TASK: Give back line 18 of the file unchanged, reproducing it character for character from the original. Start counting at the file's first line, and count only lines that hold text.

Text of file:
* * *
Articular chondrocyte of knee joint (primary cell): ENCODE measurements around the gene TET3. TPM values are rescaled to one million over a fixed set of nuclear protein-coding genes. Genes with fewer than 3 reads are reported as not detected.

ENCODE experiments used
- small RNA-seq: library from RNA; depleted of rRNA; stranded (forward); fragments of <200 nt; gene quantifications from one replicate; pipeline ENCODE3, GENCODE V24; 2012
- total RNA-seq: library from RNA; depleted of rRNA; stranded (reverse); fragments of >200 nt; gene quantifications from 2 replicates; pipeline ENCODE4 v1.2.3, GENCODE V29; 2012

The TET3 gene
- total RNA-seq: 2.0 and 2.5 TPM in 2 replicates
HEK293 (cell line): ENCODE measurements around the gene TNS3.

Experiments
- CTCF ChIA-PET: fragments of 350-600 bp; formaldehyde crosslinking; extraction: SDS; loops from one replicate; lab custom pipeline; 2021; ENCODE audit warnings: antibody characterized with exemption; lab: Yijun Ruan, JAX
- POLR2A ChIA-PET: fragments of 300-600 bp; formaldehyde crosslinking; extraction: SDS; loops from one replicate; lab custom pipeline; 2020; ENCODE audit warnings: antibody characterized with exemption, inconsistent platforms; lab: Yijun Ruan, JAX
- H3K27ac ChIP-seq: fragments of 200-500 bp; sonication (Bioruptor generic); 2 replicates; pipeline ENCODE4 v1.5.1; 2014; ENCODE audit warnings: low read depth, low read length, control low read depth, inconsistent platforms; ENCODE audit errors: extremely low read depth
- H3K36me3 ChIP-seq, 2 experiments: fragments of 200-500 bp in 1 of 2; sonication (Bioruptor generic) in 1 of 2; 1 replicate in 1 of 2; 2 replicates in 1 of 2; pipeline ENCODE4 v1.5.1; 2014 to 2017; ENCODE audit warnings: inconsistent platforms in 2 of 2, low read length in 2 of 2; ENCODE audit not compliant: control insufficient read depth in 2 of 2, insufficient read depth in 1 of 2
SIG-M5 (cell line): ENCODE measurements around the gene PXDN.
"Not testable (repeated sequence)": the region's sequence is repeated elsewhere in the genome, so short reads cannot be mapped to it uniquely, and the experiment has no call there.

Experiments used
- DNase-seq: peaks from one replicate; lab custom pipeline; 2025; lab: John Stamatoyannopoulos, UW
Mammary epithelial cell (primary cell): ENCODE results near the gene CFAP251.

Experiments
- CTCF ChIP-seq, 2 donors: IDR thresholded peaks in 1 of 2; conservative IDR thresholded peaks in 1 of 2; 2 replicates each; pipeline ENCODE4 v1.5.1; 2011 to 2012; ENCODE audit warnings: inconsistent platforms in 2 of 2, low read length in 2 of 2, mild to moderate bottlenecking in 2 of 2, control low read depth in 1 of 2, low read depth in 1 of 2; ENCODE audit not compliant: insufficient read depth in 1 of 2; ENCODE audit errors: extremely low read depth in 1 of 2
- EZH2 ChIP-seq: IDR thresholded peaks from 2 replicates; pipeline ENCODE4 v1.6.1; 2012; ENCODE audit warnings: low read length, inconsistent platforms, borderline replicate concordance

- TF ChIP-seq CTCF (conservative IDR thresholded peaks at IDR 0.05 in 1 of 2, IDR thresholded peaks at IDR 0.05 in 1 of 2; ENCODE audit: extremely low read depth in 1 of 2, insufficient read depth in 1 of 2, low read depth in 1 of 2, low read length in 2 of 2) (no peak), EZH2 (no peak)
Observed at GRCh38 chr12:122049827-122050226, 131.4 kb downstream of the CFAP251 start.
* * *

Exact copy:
Experiments